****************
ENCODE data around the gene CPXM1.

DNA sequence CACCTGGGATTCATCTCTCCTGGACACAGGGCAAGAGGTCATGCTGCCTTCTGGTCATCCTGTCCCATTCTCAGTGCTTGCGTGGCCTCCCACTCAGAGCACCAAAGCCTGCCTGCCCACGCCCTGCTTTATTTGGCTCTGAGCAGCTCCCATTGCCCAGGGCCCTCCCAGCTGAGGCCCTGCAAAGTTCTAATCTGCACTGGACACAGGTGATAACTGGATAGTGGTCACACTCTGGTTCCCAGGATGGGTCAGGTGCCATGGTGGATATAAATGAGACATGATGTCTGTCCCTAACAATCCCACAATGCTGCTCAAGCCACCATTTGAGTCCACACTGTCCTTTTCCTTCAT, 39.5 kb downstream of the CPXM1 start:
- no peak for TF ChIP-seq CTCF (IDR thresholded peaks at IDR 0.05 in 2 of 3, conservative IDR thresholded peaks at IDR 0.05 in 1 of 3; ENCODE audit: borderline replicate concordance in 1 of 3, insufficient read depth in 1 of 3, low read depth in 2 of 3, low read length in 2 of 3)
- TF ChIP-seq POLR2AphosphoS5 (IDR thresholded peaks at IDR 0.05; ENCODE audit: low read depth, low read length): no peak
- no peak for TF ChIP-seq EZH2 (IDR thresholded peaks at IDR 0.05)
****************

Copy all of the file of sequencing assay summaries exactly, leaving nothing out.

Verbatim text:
ENCODE data around the gene CPXM1.

DNA sequence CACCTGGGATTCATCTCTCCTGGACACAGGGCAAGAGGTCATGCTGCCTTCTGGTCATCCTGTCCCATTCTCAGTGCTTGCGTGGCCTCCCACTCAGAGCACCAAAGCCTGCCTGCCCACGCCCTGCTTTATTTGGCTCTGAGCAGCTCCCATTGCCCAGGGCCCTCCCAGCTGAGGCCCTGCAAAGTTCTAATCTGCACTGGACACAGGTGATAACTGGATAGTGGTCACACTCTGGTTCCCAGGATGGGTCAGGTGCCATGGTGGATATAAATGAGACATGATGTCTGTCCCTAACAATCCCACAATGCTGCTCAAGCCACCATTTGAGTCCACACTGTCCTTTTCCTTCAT, 39.5 kb downstream of the CPXM1 start:
- no peak for TF ChIP-seq CTCF (IDR thresholded peaks at IDR 0.05 in 2 of 3, conservative IDR thresholded peaks at IDR 0.05 in 1 of 3; ENCODE audit: borderline replicate concordance in 1 of 3, insufficient read depth in 1 of 3, low read depth in 2 of 3, low read length in 2 of 3)
- TF ChIP-seq POLR2AphosphoS5 (IDR thresholded peaks at IDR 0.05; ENCODE audit: low read depth, low read length): no peak
- no peak for TF ChIP-seq EZH2 (IDR thresholded peaks at IDR 0.05)